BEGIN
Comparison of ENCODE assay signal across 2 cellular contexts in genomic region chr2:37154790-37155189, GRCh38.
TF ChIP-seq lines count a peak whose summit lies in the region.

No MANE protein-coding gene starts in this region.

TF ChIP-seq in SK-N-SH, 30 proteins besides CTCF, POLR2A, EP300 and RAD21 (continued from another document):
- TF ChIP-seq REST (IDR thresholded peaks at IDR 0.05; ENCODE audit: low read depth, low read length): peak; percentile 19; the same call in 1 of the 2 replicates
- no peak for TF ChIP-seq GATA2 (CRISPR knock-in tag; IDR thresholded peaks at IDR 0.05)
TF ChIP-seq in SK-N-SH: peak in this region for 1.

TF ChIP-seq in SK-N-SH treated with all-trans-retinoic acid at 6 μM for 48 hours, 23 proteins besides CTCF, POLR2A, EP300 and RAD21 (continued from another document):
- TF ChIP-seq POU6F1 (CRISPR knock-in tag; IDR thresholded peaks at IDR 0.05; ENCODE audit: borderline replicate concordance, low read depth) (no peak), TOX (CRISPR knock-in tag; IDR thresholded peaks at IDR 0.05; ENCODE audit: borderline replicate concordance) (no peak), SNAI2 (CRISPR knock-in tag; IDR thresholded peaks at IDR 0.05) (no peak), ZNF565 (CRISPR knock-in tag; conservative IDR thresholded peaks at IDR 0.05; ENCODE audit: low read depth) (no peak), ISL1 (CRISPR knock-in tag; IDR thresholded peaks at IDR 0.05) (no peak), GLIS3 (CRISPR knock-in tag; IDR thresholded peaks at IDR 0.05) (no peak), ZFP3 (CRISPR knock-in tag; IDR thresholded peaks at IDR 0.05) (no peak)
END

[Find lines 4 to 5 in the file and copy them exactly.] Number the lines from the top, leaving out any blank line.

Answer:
TF ChIP-seq in SK-N-SH, 30 proteins besides CTCF, POLR2A, EP300 and RAD21 (continued from another document):
- TF ChIP-seq REST (IDR thresholded peaks at IDR 0.05; ENCODE audit: low read depth, low read length): peak; percentile 19; the same call in 1 of the 2 replicates